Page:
If you have enjoyed a quick snack on the road and you don’t have anywhere to store the rubbish, it can be tempting to drop it out of the window, especially if it’s something biodegradable like an apple core.
However, no matter what the object might be, discarding something deliberately from your car window will end up seeing you potentially investigated for littering.
Anyone can report a vehicle if they think it’s littering and the punishments can be extremely severe depending on the state you’re in. But just how costly could tossing away a banana peel be?
A big tipping point
Littering is something that grates on most people’s nerves so it’s not surprising that there are plenty of laws and rules against it.
Every state has laws on littering which are enforced by state branches of the Environment Protection Agency (EPA) and dedicated regulations to cover the offence in various settings, including on the roads.
Cases are generally reported and investigated based on anonymous tip offs from the public who can make a claim as long as they have seen something tossed from a vehicle and have some form of evidence to prove it.
These cases are investigated as long as whoever reports them can give the correct number plate and the location of the incident meaning anyone could be potentially at risk any time they try it.
Paying the price
With many places severely clamping down on littering across their communities, you won’t be too shocked to find that heavy fines await anyone caught littering from their vehicle.
The fines will vary depending on what the item is, with those throwing out small or single items drawing lesser fines than those who discard large amounts from their vehicle. If you are found to be littering, some of the potential penalties include:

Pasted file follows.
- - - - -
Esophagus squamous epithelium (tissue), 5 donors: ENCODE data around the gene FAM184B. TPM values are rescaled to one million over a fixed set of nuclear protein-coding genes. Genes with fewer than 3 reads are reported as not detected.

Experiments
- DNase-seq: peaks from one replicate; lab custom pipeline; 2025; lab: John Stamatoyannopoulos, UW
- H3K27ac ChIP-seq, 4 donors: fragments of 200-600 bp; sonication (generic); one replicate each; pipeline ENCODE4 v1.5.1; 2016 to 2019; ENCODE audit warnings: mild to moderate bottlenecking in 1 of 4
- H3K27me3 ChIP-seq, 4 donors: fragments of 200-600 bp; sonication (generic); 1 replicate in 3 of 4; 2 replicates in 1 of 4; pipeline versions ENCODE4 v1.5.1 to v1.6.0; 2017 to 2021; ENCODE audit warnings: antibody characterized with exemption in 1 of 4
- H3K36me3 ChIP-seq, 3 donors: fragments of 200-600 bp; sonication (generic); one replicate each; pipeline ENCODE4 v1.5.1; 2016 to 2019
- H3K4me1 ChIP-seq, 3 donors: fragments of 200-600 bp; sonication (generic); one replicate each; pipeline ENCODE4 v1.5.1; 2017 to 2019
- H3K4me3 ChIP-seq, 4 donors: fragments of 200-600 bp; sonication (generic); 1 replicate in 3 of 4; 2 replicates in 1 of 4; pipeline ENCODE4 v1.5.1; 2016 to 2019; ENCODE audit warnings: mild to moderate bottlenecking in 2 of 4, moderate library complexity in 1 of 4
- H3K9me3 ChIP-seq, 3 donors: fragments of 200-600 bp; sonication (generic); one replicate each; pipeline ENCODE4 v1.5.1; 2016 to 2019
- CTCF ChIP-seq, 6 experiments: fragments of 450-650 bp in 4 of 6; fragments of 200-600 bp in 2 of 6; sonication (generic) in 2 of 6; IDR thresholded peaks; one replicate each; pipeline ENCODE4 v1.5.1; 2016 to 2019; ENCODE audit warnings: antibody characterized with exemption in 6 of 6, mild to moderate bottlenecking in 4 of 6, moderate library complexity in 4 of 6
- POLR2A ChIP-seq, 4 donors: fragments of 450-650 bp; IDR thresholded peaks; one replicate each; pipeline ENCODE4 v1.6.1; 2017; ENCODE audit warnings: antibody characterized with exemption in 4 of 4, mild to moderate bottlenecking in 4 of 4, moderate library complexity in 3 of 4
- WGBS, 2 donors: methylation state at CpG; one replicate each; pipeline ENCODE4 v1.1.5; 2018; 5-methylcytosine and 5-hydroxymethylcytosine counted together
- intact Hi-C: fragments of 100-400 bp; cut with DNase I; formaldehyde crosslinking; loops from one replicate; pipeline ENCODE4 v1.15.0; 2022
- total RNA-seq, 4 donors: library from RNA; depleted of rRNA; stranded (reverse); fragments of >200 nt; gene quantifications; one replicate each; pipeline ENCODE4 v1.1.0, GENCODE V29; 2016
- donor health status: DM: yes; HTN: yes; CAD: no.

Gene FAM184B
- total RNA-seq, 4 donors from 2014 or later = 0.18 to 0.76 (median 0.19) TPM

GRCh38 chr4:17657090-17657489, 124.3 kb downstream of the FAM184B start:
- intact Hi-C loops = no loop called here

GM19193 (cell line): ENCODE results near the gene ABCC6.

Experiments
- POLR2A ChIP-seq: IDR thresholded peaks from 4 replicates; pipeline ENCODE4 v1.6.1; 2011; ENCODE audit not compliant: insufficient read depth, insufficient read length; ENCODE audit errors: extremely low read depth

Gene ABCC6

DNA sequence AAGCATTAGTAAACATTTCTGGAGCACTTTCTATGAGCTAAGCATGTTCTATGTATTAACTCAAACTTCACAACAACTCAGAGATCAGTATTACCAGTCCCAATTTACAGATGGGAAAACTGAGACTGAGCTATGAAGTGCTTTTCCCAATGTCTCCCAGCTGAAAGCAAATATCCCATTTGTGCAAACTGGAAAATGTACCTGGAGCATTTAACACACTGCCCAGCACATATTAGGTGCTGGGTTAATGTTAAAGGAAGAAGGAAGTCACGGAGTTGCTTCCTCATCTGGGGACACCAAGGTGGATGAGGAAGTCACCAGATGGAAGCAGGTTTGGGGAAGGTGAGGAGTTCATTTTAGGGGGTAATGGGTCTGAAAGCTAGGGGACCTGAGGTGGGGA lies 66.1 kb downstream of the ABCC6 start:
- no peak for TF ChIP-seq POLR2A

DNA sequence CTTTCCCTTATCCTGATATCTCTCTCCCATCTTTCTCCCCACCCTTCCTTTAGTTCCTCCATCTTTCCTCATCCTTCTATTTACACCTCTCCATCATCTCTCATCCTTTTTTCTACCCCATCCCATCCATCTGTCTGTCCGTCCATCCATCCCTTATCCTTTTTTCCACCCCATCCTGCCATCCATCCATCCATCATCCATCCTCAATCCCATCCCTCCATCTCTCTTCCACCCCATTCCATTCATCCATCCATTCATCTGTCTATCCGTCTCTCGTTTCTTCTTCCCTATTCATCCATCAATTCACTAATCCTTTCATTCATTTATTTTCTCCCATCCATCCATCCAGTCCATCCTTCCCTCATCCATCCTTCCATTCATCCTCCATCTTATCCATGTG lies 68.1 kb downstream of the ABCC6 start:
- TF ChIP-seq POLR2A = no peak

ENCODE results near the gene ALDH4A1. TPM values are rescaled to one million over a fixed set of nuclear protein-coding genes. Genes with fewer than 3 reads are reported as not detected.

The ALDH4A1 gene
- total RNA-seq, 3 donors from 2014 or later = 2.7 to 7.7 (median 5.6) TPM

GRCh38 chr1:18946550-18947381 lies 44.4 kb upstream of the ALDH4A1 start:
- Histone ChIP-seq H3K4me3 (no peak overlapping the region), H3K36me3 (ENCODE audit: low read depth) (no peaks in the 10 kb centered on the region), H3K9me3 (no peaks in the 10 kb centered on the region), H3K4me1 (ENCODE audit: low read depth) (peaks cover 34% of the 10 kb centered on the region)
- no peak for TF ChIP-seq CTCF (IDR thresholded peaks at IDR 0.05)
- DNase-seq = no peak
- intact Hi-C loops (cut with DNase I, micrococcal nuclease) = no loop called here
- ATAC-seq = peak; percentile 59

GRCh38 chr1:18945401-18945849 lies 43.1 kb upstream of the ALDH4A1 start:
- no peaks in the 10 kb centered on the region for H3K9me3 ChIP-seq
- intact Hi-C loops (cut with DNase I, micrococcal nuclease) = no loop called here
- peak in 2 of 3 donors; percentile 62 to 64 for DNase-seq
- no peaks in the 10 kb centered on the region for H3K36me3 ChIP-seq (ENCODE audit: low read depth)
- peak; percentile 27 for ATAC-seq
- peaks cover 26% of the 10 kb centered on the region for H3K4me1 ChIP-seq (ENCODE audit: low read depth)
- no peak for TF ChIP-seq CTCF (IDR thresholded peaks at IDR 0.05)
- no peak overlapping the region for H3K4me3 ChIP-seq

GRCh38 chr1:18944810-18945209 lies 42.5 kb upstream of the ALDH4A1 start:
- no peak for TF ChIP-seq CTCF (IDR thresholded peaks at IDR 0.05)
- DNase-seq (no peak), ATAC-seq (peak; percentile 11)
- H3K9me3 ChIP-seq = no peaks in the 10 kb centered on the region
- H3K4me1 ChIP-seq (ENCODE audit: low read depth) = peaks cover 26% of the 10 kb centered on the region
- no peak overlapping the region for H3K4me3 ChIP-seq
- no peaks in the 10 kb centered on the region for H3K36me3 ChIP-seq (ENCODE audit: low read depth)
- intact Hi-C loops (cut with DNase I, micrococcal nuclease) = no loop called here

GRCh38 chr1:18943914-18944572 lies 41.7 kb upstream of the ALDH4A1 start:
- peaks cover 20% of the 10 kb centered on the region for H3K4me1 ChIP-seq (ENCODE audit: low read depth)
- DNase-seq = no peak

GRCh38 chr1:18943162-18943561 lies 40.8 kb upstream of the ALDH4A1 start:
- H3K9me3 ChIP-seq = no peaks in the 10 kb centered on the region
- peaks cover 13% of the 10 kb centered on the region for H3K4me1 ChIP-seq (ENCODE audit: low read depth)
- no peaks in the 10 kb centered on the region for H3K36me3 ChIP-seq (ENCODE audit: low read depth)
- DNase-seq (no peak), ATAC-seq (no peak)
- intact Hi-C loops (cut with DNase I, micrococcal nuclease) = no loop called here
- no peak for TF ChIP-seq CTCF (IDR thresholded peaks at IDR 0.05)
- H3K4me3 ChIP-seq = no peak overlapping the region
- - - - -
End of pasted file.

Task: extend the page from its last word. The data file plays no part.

NSW: If you are caught littering from your vehicle in New South Wales, the punishment will be a fine of $250. However, if you do it while working, you could face extra penalties from your workplace as your employer will also be fined $500 if it is done from a vehicle registered to them.
VIC: In Victoria, the fines for littering will depend on what the item is. If you drop a piece of fruit or any small item, you will be issued a fine of $363. However, any hot or burning litter (like a cigarette butt) will see the fine doubled to $727.
QLD: Queensland also takes a harsh stance towards littering from vehicles. If you’re found guilty of general littering, you will be fined $275. However, if the item is deemed to be dangerous – such as a beer bottle – then the fine increases to $551.
SA: When driving in South Australia, don’t expect any leniency if you are found guilty of littering from your vehicle. You could be fined a combined worth of $302 for general littering or $592 for any dangerous littering when including SA’s Victims of Crime Levy.
WA: Perhaps the harshest fines for littering on the roads are found in Western Australia where offending parties can be fined $500 if you’re found guilty.
TAS: Tasmania approaches the offence a little differently as fines are based on penalty units. Anyone caught littering from their car will be fined two penalty units which currently equates to $343.
ACT: The ACT has several different categories for littering penalties depending on the item’s size. Very small items will see you penalised just $60 but larger items increase the fine to $200. Furthermore, the state also has a rule deeming that littering in public spaces such as the open road also comes with a $200 fine.
NT: With much of the Northern Territory being so rural, littering is severely frowned upon across the state. If you are found littering, you could be handed a fine of up to eight penalty units which amounts to a hefty $1,256 fine.
With anonymous reporting and severe fines awaiting any guilty suspects, it is worth thinking twice before discarding any rubbish from your car window even if it is just a few pieces of orange peel.
By doing so, we get to keep our cities and countryside clean without having to worry about chip packets or soft drink cans blemishing the beautiful views.
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